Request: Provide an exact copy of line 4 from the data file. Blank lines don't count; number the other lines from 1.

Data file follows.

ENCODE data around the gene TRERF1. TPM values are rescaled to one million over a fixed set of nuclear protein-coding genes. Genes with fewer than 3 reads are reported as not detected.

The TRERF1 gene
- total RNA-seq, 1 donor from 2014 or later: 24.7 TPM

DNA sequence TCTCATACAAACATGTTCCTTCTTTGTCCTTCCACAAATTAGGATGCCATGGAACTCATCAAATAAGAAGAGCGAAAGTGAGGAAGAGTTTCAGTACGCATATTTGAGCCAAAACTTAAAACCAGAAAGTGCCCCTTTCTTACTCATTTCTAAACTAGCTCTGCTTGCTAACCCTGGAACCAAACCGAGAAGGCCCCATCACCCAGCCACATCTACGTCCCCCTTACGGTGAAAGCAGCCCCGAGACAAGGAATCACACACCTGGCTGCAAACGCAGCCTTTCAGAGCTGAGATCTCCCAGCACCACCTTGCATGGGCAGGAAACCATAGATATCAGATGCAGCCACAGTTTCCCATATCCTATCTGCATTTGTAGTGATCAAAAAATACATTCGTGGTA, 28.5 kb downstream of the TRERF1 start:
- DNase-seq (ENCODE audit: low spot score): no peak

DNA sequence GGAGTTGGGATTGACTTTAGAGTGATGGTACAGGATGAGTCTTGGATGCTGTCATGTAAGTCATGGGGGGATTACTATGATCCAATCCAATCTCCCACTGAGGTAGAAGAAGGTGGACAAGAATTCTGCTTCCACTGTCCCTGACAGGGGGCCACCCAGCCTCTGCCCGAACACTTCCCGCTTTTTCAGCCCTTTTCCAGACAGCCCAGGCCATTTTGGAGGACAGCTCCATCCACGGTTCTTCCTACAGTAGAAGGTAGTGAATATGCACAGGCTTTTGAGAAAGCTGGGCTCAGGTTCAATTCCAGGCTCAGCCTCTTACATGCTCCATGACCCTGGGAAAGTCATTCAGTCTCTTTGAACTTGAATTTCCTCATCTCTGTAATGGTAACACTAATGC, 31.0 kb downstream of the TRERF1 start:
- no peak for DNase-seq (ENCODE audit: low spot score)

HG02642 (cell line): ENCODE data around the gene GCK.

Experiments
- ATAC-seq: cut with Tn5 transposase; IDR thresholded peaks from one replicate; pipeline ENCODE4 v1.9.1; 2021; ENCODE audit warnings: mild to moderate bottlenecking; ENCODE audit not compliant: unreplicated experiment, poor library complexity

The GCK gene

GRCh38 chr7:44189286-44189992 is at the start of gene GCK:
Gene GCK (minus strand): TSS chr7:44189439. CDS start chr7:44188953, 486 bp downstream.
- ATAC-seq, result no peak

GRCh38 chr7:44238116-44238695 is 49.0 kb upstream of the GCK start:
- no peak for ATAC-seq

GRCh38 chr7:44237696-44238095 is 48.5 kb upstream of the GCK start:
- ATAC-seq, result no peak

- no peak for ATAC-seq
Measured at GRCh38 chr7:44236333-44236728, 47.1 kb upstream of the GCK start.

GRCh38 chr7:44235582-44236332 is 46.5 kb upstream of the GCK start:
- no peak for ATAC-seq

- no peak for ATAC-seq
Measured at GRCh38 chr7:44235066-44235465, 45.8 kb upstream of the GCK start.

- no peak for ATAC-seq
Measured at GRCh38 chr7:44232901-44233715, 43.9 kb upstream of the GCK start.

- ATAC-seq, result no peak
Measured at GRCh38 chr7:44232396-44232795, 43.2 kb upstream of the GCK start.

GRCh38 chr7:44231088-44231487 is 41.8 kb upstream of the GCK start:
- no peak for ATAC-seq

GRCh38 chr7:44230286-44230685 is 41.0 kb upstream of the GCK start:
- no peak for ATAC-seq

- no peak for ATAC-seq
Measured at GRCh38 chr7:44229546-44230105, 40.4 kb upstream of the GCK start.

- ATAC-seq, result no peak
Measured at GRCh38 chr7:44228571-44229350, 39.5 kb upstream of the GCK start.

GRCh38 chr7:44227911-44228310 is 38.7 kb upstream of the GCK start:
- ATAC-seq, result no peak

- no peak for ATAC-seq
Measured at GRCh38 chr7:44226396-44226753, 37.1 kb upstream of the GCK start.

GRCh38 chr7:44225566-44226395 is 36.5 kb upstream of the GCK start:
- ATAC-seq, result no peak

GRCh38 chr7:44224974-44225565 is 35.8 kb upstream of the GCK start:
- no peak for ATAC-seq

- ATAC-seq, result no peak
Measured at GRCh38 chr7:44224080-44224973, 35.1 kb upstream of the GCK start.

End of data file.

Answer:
DNA sequence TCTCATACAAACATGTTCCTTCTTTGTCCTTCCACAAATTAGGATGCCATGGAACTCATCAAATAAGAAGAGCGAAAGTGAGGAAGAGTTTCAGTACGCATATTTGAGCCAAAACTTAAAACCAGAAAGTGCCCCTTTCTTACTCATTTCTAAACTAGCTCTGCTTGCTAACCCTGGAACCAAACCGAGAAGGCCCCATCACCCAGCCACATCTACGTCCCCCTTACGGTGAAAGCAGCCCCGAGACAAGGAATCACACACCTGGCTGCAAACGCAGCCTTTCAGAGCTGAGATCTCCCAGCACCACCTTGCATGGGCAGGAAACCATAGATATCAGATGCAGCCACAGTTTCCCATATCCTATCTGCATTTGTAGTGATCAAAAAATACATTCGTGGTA, 28.5 kb downstream of the TRERF1 start: